Sup guys. . Is anyone's gsd a service dog? I want to get my dog certified? Does anyone have v any info they can give greatly appreciated!
Wouldn't it take almost that long to start from a puppy and get them to a fully trained service dog anyway?Understanding that getting an already certified SD is impossible here ..there is a 2 year waiting list with all the agencies that provide affordable dogs..privately trained and certified run about 30K :shocked:
Yes , we are looking at about an 18 month ( so , not quite 2 years) and 5 thousand dollar investment in training if he passes and becomes SDIT once he hits about a year and finished intermediate and CGC with this same trainer.Wouldn't it take almost that long to start from a puppy and get them to a fully trained service dog anyway?
Actually there are service dogs for anxiety/depression. The condition must disabling and the dog does tasks to mitigate the disability to be a service dog, but these conditions can be.And also, as said, the dog needs to be trained to do an actual task that mitigates your disability. A dog that helps with anxiety or depression does not count as a service dog and does not have public access rights.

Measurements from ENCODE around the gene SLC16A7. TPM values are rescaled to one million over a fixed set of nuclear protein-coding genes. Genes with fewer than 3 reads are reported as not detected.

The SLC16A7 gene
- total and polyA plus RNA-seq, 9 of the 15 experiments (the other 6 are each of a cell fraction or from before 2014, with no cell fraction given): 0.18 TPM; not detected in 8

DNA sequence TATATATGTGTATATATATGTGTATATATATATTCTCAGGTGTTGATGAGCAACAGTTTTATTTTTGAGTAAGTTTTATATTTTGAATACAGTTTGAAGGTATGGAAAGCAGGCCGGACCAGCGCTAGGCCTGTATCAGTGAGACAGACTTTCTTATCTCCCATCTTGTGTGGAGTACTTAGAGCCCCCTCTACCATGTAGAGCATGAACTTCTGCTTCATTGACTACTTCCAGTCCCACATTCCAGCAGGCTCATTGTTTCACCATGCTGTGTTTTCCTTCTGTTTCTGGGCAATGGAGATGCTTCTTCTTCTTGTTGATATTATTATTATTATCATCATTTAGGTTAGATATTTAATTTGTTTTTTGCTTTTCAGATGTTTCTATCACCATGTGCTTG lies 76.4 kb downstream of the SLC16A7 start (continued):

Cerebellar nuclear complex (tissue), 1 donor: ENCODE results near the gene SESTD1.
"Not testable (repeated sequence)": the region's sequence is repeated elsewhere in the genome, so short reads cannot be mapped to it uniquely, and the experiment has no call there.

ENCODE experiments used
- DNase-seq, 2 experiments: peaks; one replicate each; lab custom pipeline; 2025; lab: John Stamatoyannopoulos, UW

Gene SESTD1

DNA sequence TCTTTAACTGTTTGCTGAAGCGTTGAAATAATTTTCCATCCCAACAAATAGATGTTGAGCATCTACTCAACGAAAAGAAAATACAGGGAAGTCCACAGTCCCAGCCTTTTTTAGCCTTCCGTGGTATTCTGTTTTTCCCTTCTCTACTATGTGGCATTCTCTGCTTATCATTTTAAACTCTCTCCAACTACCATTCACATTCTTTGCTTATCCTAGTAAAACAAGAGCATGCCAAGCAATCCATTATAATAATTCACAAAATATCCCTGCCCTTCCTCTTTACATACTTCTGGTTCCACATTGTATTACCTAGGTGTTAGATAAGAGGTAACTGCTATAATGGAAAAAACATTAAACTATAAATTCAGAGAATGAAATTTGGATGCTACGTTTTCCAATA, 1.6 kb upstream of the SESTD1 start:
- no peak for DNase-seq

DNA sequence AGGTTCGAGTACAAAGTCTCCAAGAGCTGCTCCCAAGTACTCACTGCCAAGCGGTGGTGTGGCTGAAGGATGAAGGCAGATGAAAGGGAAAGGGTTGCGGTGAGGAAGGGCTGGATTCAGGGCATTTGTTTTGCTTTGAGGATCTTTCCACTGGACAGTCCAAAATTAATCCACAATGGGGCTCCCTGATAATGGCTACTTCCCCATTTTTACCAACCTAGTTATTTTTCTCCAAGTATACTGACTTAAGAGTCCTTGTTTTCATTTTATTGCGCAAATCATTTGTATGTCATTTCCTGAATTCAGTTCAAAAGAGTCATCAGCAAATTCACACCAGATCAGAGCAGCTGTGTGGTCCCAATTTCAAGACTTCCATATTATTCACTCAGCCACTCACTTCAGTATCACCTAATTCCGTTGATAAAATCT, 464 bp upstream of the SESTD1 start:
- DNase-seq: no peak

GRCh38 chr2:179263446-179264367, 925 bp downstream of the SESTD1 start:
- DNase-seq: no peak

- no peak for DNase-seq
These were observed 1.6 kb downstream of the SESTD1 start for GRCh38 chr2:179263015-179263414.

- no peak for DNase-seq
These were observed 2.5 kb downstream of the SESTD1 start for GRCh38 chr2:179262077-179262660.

I think you're thinking of an Emotional Support Dog. However, there are service dogs for extreme cases of anxiety-- such as severe PTSD.And also, as said, the dog needs to be trained to do an actual task that mitigates your disability. A dog that helps with anxiety or depression does not count as a service dog and does not have public access rights.
Service animals are defined as dogs that are individually trained to do work or perform tasks for people with disabilities. Examples of such work or tasks include guiding people who are blind, alerting people who are deaf, pulling a wheelchair, alerting and protecting a person who is having a seizure, reminding a person with mental illness to take prescribed medications, calming a person with Post Traumatic Stress Disorder (PTSD) during an anxiety attack, or performing other duties. Service animals are working animals, not pets. The work or task a dog has been trained to provide must be directly related to the person’s disability. Dogs whose sole function is to provide comfort or emotional support do not qualify as service animals under the ADA.